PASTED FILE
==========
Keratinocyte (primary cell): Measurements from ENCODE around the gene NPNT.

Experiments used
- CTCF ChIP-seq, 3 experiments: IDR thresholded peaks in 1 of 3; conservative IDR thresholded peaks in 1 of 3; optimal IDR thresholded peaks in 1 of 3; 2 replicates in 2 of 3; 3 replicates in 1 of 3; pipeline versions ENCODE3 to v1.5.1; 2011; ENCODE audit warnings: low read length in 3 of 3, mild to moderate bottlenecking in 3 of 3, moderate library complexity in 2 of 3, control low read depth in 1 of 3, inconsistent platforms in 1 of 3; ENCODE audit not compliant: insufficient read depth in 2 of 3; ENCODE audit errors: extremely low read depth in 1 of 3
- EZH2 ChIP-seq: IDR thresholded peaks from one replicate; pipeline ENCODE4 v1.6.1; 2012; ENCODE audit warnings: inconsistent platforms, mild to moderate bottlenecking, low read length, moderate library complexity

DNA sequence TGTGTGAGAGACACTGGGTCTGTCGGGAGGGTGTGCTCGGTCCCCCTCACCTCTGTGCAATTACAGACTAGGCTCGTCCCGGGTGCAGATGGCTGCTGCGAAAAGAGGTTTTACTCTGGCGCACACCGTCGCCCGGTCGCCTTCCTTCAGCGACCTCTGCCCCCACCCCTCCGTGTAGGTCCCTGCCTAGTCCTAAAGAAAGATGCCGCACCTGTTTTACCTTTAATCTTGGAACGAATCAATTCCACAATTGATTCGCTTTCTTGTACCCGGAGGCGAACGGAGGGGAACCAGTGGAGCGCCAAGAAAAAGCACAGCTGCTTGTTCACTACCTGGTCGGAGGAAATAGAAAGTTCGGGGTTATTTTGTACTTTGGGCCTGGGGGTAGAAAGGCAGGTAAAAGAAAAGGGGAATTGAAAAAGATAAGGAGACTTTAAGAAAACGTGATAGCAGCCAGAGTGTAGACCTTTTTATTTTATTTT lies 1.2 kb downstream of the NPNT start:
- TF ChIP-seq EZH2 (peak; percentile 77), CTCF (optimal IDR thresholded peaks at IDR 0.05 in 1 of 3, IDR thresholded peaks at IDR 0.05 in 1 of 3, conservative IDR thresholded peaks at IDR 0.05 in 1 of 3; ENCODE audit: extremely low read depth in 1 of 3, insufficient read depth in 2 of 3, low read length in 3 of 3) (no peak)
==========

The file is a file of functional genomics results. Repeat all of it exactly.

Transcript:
Keratinocyte (primary cell): Measurements from ENCODE around the gene NPNT.

Experiments used
- CTCF ChIP-seq, 3 experiments: IDR thresholded peaks in 1 of 3; conservative IDR thresholded peaks in 1 of 3; optimal IDR thresholded peaks in 1 of 3; 2 replicates in 2 of 3; 3 replicates in 1 of 3; pipeline versions ENCODE3 to v1.5.1; 2011; ENCODE audit warnings: low read length in 3 of 3, mild to moderate bottlenecking in 3 of 3, moderate library complexity in 2 of 3, control low read depth in 1 of 3, inconsistent platforms in 1 of 3; ENCODE audit not compliant: insufficient read depth in 2 of 3; ENCODE audit errors: extremely low read depth in 1 of 3
- EZH2 ChIP-seq: IDR thresholded peaks from one replicate; pipeline ENCODE4 v1.6.1; 2012; ENCODE audit warnings: inconsistent platforms, mild to moderate bottlenecking, low read length, moderate library complexity

DNA sequence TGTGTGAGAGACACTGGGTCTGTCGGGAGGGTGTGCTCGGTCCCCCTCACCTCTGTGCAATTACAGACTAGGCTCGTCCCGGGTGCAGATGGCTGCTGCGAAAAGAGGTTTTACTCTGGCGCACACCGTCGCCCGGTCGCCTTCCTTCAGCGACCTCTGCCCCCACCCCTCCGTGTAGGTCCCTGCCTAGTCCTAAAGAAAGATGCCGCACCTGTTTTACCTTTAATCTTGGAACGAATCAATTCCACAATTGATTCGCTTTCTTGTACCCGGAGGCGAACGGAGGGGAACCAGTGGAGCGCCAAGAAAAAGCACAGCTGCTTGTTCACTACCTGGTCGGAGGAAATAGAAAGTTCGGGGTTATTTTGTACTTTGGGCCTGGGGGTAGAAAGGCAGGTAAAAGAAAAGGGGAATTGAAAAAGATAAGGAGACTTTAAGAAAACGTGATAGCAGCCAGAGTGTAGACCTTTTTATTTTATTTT lies 1.2 kb downstream of the NPNT start:
- TF ChIP-seq EZH2 (peak; percentile 77), CTCF (optimal IDR thresholded peaks at IDR 0.05 in 1 of 3, IDR thresholded peaks at IDR 0.05 in 1 of 3, conservative IDR thresholded peaks at IDR 0.05 in 1 of 3; ENCODE audit: extremely low read depth in 1 of 3, insufficient read depth in 2 of 3, low read length in 3 of 3) (no peak)